BARSTOW — The life of Army veteran and Pearl Harbor survivor Simon Nasario was honored during a special memorial service.
The service for Nasario, who died on June 20, was held at St. Joseph's Catholic Church in Barstow and honored the Hawaiian native who worked on a plantation throughout his youth and was drafted in 1941.
Born on Oct. 18, 1918, Nasario was awakened by the first wave of Japanese planes on their way to bomb Ewa Airfield on the island of Oahu. During that time, Nasario was enjoying his first weekend leave at his grandmother's home across the street from the airfield.
He quickly returned to his post at Schofield Barracks and hid in the cane fields as the attacks continued. He began digging a trench around the base to thwart a possible attack by the Japanese from the sea.
Nasario served during the entire war in and around various locations on the Hawaiian islands and Guadalcanal. After his discharge in 1945, he married Amalia “Molly” Aguilar and the couple was together until her death in 2010.
The Nasarios began a family in Garden City, Kansas and relocated in 1954 to Barstow, where he worked for Santa Fe Railroad. Simon also had a successful career as an electronic technician with Bendix at the Goldstone Communications Complex in the Mojave Desert.
Barstow Mayor Julie Hackbarth-McIntyre told the Desert Dispatch Nasario was a "sweetheart" who was also a "hero" and "fixture" in the community.
"Sam would come into Del Taco all the time, wearing his Pearl Harbor Survivor cap," Hackbarth-McIntyre said. "He attended all the Memorial and Veterans Day events. He will be missed dearly by the citizens of Barstow."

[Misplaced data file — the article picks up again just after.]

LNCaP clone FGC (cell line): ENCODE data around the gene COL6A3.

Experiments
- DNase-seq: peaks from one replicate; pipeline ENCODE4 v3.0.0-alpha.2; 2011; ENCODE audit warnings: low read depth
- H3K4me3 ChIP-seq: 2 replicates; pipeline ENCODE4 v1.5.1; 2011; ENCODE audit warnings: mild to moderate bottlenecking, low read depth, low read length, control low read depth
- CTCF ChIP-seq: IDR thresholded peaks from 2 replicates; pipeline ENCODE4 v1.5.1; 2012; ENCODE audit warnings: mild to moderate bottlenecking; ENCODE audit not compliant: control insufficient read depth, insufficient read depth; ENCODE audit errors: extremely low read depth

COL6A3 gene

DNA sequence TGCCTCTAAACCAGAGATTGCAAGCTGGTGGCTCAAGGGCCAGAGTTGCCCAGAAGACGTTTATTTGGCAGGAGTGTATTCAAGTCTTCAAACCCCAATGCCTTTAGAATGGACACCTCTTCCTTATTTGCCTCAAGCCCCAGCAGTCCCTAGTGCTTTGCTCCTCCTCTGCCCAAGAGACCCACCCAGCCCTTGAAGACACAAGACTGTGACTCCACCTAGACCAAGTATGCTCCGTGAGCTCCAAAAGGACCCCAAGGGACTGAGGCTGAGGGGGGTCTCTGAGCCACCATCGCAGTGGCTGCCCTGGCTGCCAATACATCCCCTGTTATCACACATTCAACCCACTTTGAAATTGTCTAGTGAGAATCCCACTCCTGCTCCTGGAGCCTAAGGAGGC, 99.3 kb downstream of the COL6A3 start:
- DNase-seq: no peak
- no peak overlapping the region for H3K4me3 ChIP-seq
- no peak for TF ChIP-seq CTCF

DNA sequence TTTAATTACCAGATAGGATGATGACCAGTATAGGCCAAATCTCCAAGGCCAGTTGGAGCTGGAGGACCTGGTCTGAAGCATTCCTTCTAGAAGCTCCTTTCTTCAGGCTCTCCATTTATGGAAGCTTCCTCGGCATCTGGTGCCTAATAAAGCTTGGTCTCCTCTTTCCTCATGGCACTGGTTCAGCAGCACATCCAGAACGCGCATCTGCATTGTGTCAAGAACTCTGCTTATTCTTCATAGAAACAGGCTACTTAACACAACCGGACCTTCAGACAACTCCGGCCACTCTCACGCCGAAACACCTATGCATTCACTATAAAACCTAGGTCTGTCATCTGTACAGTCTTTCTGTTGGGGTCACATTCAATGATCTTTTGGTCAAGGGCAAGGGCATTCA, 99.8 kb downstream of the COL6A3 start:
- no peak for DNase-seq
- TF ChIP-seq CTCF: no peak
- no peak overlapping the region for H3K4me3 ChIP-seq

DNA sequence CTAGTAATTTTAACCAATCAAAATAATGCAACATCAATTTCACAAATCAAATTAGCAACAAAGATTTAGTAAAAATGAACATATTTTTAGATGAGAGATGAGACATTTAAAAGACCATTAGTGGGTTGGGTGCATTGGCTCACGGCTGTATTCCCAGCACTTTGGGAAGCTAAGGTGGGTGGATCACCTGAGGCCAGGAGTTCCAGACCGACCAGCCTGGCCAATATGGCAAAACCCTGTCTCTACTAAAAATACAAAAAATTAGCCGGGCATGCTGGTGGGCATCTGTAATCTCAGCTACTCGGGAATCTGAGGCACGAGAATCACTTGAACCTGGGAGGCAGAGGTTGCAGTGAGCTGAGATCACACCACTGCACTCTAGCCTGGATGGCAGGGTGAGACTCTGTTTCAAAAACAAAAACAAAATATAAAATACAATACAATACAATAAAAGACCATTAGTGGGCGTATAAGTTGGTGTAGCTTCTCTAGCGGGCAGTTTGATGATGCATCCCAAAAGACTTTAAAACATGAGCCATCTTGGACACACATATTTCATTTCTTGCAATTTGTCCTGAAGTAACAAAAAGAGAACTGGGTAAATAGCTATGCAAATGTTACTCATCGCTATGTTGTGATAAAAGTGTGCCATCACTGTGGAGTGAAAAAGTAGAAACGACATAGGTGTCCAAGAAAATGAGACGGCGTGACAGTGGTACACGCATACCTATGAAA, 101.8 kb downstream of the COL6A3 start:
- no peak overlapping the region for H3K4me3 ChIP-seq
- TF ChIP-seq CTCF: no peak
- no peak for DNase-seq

Besides frequently attending local events, Nasario enjoyed annual trips to Pearl Harbor in December to pay respect to his fallen comrades and to meet with family, friends and loved ones. His final visit was last year.
The Nasarios had three children, Simon Jr., who preceded his father in death; Patricia Nasario Peterman (spouse George) of Los Angeles, and the "baby," Monica Nasario, of Hesperia. In May, Nasario traveled to Washington, D.C. on an Honor Flight with his daughter Patti.
His family said Nasario loved his little dog and longtime companion “WC.” They added that he “never met a stranger,” had more friends than could ever be counted and treated everyone with true "Aloha spirit.”
They said the Army veteran was a “genius” in his field as he enjoyed being a ham operator and tinkering with anything electrical.
In lieu of flowers, donations can be made in his name to www.honorflightsouthland.org.
Rene Ray De La Cruz may be reached at 760-951-6227, RDeLa Cruz@VVDailyPress.com or on Twitter @DP_ReneDeLaCruz.